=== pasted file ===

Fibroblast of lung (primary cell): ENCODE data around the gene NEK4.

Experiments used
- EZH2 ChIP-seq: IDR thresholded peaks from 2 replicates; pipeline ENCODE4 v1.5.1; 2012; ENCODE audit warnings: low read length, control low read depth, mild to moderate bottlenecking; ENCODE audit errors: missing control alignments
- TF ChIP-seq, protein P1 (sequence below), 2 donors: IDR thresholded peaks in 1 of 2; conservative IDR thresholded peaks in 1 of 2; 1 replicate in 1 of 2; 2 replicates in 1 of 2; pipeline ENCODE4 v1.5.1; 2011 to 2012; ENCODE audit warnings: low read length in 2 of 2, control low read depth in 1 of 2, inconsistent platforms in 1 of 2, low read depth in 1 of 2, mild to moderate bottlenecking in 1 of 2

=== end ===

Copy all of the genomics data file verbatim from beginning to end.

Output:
Fibroblast of lung (primary cell): ENCODE data around the gene NEK4.

Experiments used
- EZH2 ChIP-seq: IDR thresholded peaks from 2 replicates; pipeline ENCODE4 v1.5.1; 2012; ENCODE audit warnings: low read length, control low read depth, mild to moderate bottlenecking; ENCODE audit errors: missing control alignments
- TF ChIP-seq, protein P1 (sequence below), 2 donors: IDR thresholded peaks in 1 of 2; conservative IDR thresholded peaks in 1 of 2; 1 replicate in 1 of 2; 2 replicates in 1 of 2; pipeline ENCODE4 v1.5.1; 2011 to 2012; ENCODE audit warnings: low read length in 2 of 2, control low read depth in 1 of 2, inconsistent platforms in 1 of 2, low read depth in 1 of 2, mild to moderate bottlenecking in 1 of 2